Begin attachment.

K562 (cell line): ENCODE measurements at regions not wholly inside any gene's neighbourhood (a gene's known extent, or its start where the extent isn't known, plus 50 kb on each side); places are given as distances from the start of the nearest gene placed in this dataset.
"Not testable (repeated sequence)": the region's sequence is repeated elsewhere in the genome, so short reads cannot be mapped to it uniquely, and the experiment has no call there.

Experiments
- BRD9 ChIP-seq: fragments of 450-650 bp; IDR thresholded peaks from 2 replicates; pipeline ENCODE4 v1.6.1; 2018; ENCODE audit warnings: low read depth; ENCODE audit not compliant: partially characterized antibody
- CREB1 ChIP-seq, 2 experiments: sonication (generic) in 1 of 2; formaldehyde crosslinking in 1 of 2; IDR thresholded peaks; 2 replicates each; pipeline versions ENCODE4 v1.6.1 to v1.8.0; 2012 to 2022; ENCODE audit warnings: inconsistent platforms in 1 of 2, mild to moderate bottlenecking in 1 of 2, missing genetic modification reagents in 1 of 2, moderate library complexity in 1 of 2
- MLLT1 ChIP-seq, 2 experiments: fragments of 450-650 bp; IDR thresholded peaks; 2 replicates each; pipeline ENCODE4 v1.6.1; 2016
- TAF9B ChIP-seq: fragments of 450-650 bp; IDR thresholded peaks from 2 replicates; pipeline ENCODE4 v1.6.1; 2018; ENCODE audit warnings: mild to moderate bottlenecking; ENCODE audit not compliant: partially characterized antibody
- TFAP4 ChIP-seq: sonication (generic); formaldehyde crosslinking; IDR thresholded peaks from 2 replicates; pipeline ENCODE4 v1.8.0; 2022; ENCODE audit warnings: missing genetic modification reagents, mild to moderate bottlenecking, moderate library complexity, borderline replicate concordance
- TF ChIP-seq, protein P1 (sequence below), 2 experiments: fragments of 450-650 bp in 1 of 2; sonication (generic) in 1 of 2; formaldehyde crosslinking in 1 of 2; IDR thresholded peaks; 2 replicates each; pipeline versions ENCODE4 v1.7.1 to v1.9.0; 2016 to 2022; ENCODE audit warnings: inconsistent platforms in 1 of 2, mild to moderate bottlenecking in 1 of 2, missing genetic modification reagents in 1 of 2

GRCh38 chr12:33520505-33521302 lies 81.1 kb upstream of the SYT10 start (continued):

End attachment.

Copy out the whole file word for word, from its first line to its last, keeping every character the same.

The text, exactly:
K562 (cell line): ENCODE measurements at regions not wholly inside any gene's neighbourhood (a gene's known extent, or its start where the extent isn't known, plus 50 kb on each side); places are given as distances from the start of the nearest gene placed in this dataset.
"Not testable (repeated sequence)": the region's sequence is repeated elsewhere in the genome, so short reads cannot be mapped to it uniquely, and the experiment has no call there.

Experiments
- BRD9 ChIP-seq: fragments of 450-650 bp; IDR thresholded peaks from 2 replicates; pipeline ENCODE4 v1.6.1; 2018; ENCODE audit warnings: low read depth; ENCODE audit not compliant: partially characterized antibody
- CREB1 ChIP-seq, 2 experiments: sonication (generic) in 1 of 2; formaldehyde crosslinking in 1 of 2; IDR thresholded peaks; 2 replicates each; pipeline versions ENCODE4 v1.6.1 to v1.8.0; 2012 to 2022; ENCODE audit warnings: inconsistent platforms in 1 of 2, mild to moderate bottlenecking in 1 of 2, missing genetic modification reagents in 1 of 2, moderate library complexity in 1 of 2
- MLLT1 ChIP-seq, 2 experiments: fragments of 450-650 bp; IDR thresholded peaks; 2 replicates each; pipeline ENCODE4 v1.6.1; 2016
- TAF9B ChIP-seq: fragments of 450-650 bp; IDR thresholded peaks from 2 replicates; pipeline ENCODE4 v1.6.1; 2018; ENCODE audit warnings: mild to moderate bottlenecking; ENCODE audit not compliant: partially characterized antibody
- TFAP4 ChIP-seq: sonication (generic); formaldehyde crosslinking; IDR thresholded peaks from 2 replicates; pipeline ENCODE4 v1.8.0; 2022; ENCODE audit warnings: missing genetic modification reagents, mild to moderate bottlenecking, moderate library complexity, borderline replicate concordance
- TF ChIP-seq, protein P1 (sequence below), 2 experiments: fragments of 450-650 bp in 1 of 2; sonication (generic) in 1 of 2; formaldehyde crosslinking in 1 of 2; IDR thresholded peaks; 2 replicates each; pipeline versions ENCODE4 v1.7.1 to v1.9.0; 2016 to 2022; ENCODE audit warnings: inconsistent platforms in 1 of 2, mild to moderate bottlenecking in 1 of 2, missing genetic modification reagents in 1 of 2

GRCh38 chr12:33520505-33521302 lies 81.1 kb upstream of the SYT10 start (continued):